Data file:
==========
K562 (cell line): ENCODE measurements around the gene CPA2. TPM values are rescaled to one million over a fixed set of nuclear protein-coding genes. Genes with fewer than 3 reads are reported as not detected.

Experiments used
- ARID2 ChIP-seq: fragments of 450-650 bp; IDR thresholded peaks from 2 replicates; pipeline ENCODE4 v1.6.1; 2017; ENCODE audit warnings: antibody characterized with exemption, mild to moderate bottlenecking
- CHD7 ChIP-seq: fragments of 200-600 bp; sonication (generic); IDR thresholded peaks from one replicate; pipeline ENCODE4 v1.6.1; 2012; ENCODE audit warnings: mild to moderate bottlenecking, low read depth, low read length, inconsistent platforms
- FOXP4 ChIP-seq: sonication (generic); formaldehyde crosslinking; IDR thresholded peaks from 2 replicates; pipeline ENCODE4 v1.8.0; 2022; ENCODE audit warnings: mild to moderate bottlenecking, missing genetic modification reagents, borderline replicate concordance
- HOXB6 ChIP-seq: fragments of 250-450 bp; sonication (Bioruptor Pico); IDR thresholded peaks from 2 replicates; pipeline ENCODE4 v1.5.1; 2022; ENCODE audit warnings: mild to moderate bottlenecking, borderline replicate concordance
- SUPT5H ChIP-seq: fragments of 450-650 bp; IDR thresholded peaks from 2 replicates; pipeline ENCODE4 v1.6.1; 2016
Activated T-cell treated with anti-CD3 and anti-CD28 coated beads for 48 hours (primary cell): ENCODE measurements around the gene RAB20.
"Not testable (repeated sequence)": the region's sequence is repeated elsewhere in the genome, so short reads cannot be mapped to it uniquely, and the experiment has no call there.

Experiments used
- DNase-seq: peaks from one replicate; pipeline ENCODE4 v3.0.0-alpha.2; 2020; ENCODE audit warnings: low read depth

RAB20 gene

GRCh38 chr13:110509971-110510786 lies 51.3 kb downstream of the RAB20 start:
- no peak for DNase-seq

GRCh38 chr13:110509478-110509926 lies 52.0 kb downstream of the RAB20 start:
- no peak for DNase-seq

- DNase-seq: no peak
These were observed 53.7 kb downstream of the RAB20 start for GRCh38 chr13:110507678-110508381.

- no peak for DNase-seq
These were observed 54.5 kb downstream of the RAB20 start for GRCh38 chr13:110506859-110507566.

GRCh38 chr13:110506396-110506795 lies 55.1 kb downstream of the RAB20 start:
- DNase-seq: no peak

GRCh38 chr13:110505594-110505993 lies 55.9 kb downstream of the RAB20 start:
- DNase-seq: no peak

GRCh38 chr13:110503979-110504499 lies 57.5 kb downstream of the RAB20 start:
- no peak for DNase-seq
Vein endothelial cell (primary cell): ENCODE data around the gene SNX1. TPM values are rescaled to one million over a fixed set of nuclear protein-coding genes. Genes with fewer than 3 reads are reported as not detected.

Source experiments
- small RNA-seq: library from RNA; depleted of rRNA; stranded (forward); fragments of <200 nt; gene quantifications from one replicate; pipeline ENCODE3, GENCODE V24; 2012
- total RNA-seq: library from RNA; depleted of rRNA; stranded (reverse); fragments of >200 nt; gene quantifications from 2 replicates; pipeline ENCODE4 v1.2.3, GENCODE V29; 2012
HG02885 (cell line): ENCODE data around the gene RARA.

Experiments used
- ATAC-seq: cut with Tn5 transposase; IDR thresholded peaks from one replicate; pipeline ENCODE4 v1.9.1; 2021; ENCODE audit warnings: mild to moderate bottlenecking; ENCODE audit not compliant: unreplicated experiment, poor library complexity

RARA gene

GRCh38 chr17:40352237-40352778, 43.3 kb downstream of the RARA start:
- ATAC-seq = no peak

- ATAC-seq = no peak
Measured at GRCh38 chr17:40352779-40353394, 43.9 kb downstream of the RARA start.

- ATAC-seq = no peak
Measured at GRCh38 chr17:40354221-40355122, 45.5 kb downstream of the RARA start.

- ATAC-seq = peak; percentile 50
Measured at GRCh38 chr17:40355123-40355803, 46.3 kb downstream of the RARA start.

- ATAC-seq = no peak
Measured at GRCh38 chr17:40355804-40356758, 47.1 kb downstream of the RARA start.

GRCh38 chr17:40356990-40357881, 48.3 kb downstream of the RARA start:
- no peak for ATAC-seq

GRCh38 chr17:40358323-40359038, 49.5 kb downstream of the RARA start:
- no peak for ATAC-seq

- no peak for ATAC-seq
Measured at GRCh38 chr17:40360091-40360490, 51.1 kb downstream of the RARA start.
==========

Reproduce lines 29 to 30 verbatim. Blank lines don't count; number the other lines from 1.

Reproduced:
- small RNA-seq: library from RNA; depleted of rRNA; stranded (forward); fragments of <200 nt; gene quantifications from one replicate; pipeline ENCODE3, GENCODE V24; 2012
- total RNA-seq: library from RNA; depleted of rRNA; stranded (reverse); fragments of >200 nt; gene quantifications from 2 replicates; pipeline ENCODE4 v1.2.3, GENCODE V29; 2012